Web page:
2. momshieb

    April 21, 2013 at 8:24 am

    What a week, Eleanor! (And what a dream! Happy to know that I am not the only one who has those naked-chubby-lady dreams!) My daughter lives a mile from the shoot out scene in Watertown, so Friday was the scariest day of my entire life, by far.
    I pray and hope that my fellow Mass residents can hold onto the good feelings and sense of unity, rather than descending into the “us against them” crap that seems to pop up after these events. The waving of the American flag right now strikes the wrong note to me; I would wave a white dove flag. The boy in the hospital, the “white cap” suspect, is an American citizen.
    Hope you and I both sleep better tonight!

    • etomczyk

      April 21, 2013 at 11:01 am

      Moms: I did sleep a lot better last night as I hope you did. I do hope the young man lives so that we can begin to understand why he was coerced into doing what he did. It would be a very helpful parenting tool for those who have teenagers. Do you remember the snipers in the DC area not too long ago. It was an awful time for us. The older man was executed (never repented or felt any remorse for his murderous deeds), but the young boy was given life in prison. He recently was interviewed and now that he is out from under the corrosive spell of his mentor, the kid is the sweetest, most humble guy (the person he was meant to be). He makes no excuses for his behavior and has repented and apologized to the victims’ families. He realizes that he should never be allowed out of prison and is content with that but hopes to allow his story to deter other young kids from losing their souls as he did to someone he idolized. It breaks my heart that kids can be so easily swayed to do such horrid things.

      • momshieb

        April 21, 2013 at 11:21 am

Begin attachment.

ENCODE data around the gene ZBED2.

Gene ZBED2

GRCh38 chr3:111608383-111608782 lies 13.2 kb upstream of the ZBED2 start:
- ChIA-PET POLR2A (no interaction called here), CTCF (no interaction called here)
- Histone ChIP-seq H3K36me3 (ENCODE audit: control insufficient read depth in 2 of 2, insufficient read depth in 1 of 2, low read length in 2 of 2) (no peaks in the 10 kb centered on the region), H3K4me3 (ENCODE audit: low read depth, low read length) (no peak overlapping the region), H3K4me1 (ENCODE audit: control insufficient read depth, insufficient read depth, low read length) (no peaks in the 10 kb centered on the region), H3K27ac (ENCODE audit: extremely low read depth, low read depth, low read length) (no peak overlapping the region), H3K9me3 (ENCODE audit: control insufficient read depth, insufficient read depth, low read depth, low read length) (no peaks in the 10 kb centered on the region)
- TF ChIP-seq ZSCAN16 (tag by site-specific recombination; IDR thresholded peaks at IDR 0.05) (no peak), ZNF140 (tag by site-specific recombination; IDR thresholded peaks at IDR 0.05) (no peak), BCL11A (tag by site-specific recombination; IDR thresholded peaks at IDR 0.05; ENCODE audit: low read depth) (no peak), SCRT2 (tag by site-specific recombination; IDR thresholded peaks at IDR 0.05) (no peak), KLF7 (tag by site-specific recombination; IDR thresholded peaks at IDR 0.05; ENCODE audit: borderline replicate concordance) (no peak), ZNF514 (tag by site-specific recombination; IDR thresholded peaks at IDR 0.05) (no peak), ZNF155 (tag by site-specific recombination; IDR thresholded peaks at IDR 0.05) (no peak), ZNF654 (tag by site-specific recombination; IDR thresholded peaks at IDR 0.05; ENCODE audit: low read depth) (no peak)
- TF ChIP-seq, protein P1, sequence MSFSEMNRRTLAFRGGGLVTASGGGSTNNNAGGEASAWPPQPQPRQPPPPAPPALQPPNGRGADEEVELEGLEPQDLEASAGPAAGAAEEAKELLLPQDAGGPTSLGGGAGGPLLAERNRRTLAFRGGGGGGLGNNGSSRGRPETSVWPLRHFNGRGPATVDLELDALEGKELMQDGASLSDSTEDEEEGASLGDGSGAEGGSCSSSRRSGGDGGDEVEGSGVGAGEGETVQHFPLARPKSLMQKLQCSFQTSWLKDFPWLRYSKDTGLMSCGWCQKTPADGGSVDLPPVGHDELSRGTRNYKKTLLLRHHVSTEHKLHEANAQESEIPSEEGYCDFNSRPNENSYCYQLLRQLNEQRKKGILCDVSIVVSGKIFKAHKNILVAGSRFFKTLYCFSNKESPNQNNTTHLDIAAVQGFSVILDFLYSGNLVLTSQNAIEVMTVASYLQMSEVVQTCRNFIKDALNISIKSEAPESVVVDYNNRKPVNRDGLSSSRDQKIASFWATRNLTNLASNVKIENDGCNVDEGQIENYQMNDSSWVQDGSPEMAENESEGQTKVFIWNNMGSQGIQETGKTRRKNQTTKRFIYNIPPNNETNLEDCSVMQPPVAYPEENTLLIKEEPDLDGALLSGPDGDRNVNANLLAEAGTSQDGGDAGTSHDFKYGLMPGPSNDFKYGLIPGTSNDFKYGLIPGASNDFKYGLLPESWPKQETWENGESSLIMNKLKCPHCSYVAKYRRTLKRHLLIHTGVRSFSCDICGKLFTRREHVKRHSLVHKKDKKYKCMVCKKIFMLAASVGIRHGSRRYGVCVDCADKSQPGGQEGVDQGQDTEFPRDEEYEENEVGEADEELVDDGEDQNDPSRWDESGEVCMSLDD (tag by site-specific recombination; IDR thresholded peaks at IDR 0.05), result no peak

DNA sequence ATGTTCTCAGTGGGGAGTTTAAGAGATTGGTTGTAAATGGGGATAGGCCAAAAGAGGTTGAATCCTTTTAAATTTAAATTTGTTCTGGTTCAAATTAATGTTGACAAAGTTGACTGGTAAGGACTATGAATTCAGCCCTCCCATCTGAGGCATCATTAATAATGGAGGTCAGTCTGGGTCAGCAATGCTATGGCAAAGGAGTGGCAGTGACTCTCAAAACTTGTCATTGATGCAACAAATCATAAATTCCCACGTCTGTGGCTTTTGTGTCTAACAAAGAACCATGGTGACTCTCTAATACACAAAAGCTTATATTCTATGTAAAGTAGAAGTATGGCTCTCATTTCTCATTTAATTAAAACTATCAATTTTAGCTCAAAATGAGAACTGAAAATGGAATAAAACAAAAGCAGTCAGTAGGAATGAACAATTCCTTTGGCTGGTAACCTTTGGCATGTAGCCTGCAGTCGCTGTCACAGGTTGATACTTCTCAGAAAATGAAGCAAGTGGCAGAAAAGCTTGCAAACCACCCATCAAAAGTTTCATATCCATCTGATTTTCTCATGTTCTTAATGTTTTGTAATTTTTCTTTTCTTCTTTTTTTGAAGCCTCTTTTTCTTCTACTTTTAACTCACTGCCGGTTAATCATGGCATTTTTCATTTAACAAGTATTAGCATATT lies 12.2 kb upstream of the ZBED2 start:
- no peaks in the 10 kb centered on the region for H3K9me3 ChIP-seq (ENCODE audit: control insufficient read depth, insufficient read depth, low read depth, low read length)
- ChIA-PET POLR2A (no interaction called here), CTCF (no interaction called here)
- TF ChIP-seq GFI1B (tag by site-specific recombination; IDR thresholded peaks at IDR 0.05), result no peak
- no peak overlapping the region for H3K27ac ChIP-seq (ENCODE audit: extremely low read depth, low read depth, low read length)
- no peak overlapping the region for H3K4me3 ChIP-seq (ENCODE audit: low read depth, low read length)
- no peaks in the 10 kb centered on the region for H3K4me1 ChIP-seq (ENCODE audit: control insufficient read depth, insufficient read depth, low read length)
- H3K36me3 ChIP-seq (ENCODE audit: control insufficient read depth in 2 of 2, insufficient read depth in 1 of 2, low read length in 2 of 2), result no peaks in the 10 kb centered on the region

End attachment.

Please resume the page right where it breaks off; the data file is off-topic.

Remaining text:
Oh, I DO remember that whole horrible event! I hadn’t even made the connection, but the feeling that I have about this young man is just the same as what I felt in that DC sniper case. You’re so right!
        It does give me hope that this young boy can salvage something, that perhaps he won’t be put to death, although somehow I think the government will ask for the death penalty. I just finished reading about his mother and father, so far away; part of me, I admit, wants to shake them and ask, “How could you have left your child behind like that?!”
        Ah, well. Not for us to judge, not for us to seek revenge.
        As for sleep….still hopeful that it will return at some point!

  3. Hudson Howl

    April 21, 2013 at 12:08 pm

    Am so thankful I never remember my dreams, the awake hours are frightful enough.

    Oh, I guess am naive, I actually thought Gun Control was a no brain’r. after Newton (stops now as I feel a rant coming on).

    ‘E’ thank you for writing this, it needed to be said, it is always seems crystal clear when it comes from you.

    Friday I spent a couple hours, looking at webcams which showed a vacant, quiet Boston. I visited a couple of student forum message boards. Both offered up I thought a true pulse of how people were reacting and how their lives had changed (main stream wasn’t all that helpful I thought). Though I must say, an I understand the reaction of those affected, the forums were a little disturbing – as ‘from the mouths of academe babes’ seemed to reflect your notion of even good can be arrogant. But I will say a good majority kept their emotions under control and spoke from the heart.

    From bad can come some good.

    • etomczyk

      April 21, 2013 at 8:32 pm

      Hudson–welcome back to the land of the living! Hope you’ve fully recovered.

      This will take some time for Boston and the rest of the US to figure out whether we can rise above our anger and not sink to the level of our attackers. But isn’t that always the challenge: “Vengence is mine says the Lord.” Or “To err is human; to forgive is divine.” We’re in for a journey because there will be more of these things to come, I’m afraid. Thanks for stopping by.

      • Hudson Howl

        April 21, 2013 at 8:58 pm

        Feeling how one should feel upon returning from a get away. On the upside I get to live in the after glow almost three weeks late. One of these days am going to figure out just what and why Cuba has a face that calls to me. She just turns me on at so many levels.

        There will ALWAYS be evil ugly that we have absolute no control over. Though the greater challenge is how one finds resolve and the manner in which we go about it. Best case scenario, we find a way to convert it into good ugly. Not looking for perfection.

      • etomczyk